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When you’re searching for new restaurant customers, you may not have to look further than the vibrant and growing Hispanic community.
Ignore the 57 million strong U.S. Hispanic population at your peril. They’re considered very brand loyal and eating is often a family event. The National Restaurant Association makes the case for attracting Hispanics:
“The U.S. Hispanic market is an incredibly important segment for the restaurant industry,” says Ola Mobolade, author of Marketing to the New Majority. “It comprises the fastest-growing segments while influencing the mainstream’s taste preferences. Drawing from Hispanic culture to innovate menus can attract both the rapidly growing U.S. Hispanic market and the millions of non-Hispanics in the multicultural mainstream.”
Here’s where to start if you’re serious about growing your Hispanic customers.
Some restaurants seem to think that all it takes to appeal to the Hispanic audience is to translate ads and signs into Spanish, and then to replace images of Caucasians with ethnic-looking people.
Such efforts are usually executed poorly, with translations written by people who clearly don’t understand Spanish idioms. Showing ethnic audiences in advertising images is a good thing, but not when they display stereotypes. It’s a good idea to keep your marketing free of quinceañeras, fiestas or anything with a piñata. Focusing on such culturally significant events or symbols can imply those are the only things you know about our multifaceted Hispanic culture.
As with any business, it’s important to make your customers comfortable. For example, if the audience you cater to is Hispanic, you want your customers to see themselves reflected in your employees. This may mean hiring Hispanic workers. And certainly, your staff should speak fluent Spanish.
When Hispanics patronize a restaurant, there’s a good chance it will be a multigenerational affair, with children, parents and grandparents. A survey by The NPD Group found that Hispanics visit restaurants in groups of three or more 13% more often than non-Hispanics. NPD’s Michele Schmal says, “Hispanic restaurant consumers tell us that they would visit restaurants more often if they made children feel welcome.”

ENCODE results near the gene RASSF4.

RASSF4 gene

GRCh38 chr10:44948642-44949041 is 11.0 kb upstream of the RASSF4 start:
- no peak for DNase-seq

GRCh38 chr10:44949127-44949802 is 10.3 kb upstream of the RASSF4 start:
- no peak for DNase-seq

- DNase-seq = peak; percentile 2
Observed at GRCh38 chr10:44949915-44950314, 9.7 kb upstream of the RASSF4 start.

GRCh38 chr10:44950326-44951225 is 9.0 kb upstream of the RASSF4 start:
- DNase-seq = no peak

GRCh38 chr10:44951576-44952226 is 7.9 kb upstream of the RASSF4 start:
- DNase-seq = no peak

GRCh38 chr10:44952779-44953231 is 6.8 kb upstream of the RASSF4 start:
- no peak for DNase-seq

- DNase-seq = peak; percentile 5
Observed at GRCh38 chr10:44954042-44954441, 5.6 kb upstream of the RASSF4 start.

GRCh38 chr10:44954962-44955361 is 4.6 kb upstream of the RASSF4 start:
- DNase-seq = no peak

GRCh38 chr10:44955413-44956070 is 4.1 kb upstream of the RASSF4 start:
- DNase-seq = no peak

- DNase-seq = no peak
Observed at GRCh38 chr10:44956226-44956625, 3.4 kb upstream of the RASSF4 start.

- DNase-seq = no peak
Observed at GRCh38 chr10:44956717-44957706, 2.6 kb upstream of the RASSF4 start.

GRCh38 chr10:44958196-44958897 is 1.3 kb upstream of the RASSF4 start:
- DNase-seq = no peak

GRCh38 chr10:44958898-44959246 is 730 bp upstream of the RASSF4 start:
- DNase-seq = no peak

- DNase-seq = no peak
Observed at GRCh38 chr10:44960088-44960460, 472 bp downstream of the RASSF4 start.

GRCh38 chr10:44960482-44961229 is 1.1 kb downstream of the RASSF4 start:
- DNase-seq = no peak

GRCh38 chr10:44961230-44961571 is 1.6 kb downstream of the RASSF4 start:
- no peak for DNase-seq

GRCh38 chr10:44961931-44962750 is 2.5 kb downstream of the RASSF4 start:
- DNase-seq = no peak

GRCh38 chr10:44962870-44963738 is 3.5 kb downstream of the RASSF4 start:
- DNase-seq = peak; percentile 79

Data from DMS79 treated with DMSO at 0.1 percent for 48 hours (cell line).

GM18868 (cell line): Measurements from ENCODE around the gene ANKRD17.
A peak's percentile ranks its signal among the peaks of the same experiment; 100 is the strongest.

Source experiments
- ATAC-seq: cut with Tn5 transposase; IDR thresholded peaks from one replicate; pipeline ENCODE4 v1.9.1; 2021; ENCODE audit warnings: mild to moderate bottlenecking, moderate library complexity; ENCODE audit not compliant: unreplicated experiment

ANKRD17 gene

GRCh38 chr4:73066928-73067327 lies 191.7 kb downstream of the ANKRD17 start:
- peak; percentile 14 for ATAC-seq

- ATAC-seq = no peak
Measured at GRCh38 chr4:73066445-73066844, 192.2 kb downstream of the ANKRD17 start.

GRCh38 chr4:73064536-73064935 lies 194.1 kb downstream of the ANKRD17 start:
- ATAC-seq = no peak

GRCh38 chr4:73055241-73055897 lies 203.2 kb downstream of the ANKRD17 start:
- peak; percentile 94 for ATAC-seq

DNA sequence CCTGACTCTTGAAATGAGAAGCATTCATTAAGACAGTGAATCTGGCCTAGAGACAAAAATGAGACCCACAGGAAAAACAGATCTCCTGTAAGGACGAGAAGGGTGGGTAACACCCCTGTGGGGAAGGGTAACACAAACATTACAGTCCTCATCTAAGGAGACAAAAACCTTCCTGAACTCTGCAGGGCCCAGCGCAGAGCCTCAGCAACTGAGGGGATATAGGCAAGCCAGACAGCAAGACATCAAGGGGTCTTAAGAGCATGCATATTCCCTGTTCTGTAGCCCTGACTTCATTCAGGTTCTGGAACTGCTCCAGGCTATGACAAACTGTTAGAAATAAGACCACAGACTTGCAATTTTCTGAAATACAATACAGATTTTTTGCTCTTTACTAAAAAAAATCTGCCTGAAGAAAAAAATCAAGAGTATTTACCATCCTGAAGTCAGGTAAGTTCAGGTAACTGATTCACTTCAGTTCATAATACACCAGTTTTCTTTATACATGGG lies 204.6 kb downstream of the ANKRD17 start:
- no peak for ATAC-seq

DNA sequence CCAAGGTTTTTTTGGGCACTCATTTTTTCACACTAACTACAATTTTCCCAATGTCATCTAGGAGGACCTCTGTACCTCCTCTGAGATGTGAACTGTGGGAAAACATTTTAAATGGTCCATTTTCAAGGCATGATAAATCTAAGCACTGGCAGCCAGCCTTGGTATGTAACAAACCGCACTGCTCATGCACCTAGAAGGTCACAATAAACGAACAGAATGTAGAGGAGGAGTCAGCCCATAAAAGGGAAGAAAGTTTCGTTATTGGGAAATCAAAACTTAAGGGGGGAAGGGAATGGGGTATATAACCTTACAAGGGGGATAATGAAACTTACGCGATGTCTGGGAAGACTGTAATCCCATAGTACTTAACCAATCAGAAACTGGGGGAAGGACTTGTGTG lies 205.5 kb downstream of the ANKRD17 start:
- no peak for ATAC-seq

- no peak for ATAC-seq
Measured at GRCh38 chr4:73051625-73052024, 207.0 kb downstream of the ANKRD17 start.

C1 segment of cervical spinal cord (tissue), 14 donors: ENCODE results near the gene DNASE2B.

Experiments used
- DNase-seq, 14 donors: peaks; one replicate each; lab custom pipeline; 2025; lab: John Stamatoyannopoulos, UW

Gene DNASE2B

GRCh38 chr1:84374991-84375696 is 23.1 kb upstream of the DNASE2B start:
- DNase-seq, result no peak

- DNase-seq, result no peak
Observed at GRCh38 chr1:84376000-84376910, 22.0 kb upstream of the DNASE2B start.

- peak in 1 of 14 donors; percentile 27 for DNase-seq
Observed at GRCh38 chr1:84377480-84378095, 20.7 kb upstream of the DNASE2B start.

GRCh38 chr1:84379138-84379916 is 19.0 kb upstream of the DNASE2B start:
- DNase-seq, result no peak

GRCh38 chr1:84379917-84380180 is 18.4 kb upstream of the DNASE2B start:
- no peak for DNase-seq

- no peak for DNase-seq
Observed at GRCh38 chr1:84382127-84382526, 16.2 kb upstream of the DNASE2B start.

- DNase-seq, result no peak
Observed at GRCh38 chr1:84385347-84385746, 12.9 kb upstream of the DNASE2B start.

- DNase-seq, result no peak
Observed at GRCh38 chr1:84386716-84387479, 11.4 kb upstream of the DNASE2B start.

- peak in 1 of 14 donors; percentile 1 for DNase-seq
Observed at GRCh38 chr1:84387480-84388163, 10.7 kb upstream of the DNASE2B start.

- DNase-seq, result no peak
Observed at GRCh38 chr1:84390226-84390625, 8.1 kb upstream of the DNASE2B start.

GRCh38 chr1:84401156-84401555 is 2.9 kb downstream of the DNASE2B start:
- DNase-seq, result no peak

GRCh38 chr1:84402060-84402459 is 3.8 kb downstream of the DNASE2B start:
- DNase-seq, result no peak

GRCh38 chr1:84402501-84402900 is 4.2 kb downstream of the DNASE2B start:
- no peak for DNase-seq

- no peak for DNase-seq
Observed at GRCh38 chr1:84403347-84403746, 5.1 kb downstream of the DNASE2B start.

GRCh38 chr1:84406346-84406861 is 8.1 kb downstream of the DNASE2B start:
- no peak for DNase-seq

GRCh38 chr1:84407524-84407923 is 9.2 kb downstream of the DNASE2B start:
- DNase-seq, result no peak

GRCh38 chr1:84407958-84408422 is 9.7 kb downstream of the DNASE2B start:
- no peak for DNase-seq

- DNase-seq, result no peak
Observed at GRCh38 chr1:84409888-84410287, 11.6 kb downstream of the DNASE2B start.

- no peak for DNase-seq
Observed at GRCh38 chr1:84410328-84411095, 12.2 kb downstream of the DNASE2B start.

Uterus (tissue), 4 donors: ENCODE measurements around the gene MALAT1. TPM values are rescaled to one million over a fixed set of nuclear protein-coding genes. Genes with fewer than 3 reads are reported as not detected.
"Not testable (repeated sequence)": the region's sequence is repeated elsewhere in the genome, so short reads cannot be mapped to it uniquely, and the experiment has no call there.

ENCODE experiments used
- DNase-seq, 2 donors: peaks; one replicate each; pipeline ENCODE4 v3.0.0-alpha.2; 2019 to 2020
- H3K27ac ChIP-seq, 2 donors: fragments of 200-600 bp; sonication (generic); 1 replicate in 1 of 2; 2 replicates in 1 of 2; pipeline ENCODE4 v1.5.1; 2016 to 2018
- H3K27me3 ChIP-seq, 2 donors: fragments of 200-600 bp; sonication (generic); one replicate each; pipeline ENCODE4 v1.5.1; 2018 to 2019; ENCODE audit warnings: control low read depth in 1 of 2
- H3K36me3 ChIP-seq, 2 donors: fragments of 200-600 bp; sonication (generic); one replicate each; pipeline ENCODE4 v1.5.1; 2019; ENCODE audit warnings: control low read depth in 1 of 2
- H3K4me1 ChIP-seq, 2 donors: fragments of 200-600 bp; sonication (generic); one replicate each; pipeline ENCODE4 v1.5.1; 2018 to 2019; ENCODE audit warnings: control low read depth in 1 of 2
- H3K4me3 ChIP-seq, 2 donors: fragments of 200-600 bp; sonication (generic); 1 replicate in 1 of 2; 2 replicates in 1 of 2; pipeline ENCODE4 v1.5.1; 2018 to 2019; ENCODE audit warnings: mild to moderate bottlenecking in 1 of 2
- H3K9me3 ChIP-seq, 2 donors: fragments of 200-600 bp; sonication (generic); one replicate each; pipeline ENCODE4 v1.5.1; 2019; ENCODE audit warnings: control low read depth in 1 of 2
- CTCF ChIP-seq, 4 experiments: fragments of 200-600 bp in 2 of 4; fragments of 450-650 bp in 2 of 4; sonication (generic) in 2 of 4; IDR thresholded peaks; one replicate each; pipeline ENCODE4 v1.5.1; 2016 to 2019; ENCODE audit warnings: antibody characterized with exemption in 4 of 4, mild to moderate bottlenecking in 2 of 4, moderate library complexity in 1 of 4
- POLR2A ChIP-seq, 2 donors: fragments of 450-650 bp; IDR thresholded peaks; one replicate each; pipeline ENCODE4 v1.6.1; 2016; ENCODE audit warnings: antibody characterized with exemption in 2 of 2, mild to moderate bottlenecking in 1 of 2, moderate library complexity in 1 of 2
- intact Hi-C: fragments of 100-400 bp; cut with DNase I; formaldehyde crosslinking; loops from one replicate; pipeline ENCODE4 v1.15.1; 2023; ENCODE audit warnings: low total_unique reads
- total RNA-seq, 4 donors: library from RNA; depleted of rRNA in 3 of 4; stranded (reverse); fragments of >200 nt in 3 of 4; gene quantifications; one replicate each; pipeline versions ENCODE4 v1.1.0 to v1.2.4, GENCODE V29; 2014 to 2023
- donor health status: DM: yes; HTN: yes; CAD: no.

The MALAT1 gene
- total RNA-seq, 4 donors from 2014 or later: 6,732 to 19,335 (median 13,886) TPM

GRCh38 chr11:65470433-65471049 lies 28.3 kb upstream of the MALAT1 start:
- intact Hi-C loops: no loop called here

No matter the ethnicity, all families prefer to eat together at one table. So be sure that your tables and chairs can be configured to accommodate larger groups of people.
Appealing to Hispanic tastes doesn’t mean simply adding a burrito to your menu. Hispanics, like most Americans, enjoy eating all cuisines. However, if your core menu is open to including some traditional Hispanic foods, go for it. And while you’re at it, consider offering culturally specific condiments such as guacamole, jalapeños and sriracha hot sauce.
In addition to the foods on your menu, get creative with attractive single-order family-sized bundles that cater to a variety of tastes. The easier the purchase, the better. Fare should include a variety of simple, decadent and healthier foods that will appeal to all ages.
Research from Technomic, a healthcare-based consulting firm, suggests that restaurants offer fresh and healthy food choices. A full 70% of Hispanics say that a healthy lifestyle is important to them, “and 43% of Hispanic customers said they choose better-for-you options when they dine away from home.”
Once your food and facility are Hispanic-ready, you’ll also want to make sure you’re technology friendly and marketing online. Nielsen reports that “U.S. Hispanics are now the most avid smartphone users around.” Nielsen underscores this fact: “The average Hispanic mobile user uses 658 minutes per month on their mobile plan, which is significantly more than the average of 510 minutes per month for all consumers. When broken down by Hispanic subgroups, bilingual Hispanics dominate in terms of minutes used, as they spend more than 762 minutes per month talking on their mobile devices.”
Take advantage of this technologically savvy audience by offering free WiFi in your restaurant, mobile coupons and apps that offer early “check in.”
This article is a brief abstract of our exclusive and authoritative study that takes the guesswork out of food service advertising and marketing. Rather than speculating about what will drive consumers to action, we've asked them.
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